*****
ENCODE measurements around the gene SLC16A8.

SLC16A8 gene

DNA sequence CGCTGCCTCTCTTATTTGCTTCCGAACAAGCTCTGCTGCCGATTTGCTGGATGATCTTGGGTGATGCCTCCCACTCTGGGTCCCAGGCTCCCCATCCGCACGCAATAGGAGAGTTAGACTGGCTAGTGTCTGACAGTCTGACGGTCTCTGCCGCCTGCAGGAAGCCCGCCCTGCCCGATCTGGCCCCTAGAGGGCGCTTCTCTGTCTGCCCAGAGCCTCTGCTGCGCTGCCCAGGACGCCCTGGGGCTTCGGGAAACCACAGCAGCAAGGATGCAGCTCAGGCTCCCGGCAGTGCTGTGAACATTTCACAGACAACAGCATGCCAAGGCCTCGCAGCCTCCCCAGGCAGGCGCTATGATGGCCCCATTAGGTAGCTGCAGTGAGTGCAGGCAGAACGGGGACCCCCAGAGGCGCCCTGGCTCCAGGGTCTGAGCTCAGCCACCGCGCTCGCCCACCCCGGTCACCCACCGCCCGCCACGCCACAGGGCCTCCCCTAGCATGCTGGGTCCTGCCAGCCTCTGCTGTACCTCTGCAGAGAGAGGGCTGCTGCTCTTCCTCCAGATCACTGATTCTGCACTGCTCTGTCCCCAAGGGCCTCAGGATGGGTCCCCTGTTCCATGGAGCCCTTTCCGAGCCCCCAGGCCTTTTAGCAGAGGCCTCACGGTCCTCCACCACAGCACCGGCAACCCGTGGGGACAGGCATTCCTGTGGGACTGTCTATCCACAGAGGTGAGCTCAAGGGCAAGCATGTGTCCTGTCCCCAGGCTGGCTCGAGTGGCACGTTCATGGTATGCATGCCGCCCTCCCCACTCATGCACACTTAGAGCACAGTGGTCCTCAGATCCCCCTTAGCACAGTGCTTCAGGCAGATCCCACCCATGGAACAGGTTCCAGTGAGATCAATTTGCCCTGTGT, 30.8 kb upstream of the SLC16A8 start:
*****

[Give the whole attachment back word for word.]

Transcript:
ENCODE measurements around the gene SLC16A8.

SLC16A8 gene

DNA sequence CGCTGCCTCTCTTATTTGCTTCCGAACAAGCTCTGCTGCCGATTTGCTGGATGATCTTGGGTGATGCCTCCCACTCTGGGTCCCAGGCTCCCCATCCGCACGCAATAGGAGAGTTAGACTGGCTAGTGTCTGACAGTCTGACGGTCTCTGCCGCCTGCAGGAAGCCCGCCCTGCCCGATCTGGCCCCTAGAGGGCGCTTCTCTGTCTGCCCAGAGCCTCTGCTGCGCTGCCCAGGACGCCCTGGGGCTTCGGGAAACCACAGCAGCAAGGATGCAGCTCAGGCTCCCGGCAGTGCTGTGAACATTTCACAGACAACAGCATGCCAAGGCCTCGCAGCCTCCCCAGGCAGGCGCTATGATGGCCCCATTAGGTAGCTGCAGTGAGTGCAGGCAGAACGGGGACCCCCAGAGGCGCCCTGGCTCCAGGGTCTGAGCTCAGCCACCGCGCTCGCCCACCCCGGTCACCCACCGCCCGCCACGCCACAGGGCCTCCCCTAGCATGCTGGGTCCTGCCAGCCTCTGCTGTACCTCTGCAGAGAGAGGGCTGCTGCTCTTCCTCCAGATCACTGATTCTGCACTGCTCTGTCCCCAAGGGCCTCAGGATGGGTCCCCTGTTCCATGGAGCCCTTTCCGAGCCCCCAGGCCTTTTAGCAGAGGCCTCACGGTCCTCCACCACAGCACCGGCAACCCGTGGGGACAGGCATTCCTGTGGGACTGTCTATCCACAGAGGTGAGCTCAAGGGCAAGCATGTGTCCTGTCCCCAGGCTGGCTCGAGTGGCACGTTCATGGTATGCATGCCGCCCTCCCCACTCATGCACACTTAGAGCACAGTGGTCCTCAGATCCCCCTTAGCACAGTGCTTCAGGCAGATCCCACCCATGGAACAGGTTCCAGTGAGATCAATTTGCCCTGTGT, 30.8 kb upstream of the SLC16A8 start: